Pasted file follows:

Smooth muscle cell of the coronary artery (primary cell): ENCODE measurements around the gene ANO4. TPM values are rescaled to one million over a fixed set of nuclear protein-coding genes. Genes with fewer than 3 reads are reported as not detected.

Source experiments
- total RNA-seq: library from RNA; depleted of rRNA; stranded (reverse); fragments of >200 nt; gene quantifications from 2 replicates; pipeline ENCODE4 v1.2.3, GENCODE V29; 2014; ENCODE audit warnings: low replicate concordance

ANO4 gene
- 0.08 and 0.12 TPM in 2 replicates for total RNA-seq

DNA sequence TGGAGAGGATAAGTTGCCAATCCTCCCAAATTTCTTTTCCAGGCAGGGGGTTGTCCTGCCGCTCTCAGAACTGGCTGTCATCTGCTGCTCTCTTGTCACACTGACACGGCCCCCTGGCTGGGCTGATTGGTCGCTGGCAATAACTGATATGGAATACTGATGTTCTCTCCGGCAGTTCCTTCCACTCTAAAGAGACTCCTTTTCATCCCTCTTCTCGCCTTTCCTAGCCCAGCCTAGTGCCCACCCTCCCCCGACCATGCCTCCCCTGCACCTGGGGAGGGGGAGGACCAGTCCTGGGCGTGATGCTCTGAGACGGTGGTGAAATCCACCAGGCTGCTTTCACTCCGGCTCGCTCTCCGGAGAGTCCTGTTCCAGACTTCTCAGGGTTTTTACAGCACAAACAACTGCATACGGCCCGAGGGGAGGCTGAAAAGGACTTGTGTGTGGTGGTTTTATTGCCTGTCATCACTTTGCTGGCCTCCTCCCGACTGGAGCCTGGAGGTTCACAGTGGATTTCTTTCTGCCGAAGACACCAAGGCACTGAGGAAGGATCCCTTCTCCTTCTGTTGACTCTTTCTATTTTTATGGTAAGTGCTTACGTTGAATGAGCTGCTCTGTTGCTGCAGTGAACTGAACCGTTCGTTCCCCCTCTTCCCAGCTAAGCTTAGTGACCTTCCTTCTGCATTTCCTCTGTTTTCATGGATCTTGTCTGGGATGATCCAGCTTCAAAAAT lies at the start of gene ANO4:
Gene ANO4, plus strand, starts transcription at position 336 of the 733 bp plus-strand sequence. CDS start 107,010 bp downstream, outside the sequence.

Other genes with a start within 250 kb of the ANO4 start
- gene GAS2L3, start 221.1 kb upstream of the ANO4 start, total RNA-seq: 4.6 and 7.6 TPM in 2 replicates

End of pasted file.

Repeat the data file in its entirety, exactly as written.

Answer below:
Smooth muscle cell of the coronary artery (primary cell): ENCODE measurements around the gene ANO4. TPM values are rescaled to one million over a fixed set of nuclear protein-coding genes. Genes with fewer than 3 reads are reported as not detected.

Source experiments
- total RNA-seq: library from RNA; depleted of rRNA; stranded (reverse); fragments of >200 nt; gene quantifications from 2 replicates; pipeline ENCODE4 v1.2.3, GENCODE V29; 2014; ENCODE audit warnings: low replicate concordance

ANO4 gene
- 0.08 and 0.12 TPM in 2 replicates for total RNA-seq

DNA sequence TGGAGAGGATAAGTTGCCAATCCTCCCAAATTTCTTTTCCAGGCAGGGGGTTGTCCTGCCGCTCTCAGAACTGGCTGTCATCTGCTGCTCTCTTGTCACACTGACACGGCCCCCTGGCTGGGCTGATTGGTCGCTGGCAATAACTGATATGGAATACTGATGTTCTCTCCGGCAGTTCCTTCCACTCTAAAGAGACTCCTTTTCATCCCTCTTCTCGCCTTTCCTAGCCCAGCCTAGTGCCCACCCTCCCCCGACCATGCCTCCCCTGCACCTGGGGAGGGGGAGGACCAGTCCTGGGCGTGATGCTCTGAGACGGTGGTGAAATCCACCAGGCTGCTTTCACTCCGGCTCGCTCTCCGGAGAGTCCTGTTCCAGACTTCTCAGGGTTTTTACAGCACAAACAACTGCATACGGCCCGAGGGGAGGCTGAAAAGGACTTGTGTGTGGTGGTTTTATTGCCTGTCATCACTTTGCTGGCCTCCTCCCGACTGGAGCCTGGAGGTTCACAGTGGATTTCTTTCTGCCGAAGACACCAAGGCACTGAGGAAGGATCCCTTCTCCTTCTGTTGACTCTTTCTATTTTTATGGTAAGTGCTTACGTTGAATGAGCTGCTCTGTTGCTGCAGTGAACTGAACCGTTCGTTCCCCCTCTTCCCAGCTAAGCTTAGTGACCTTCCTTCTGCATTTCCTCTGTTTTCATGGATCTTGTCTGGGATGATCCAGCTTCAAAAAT lies at the start of gene ANO4:
Gene ANO4, plus strand, starts transcription at position 336 of the 733 bp plus-strand sequence. CDS start 107,010 bp downstream, outside the sequence.

Other genes with a start within 250 kb of the ANO4 start
- gene GAS2L3, start 221.1 kb upstream of the ANO4 start, total RNA-seq: 4.6 and 7.6 TPM in 2 replicates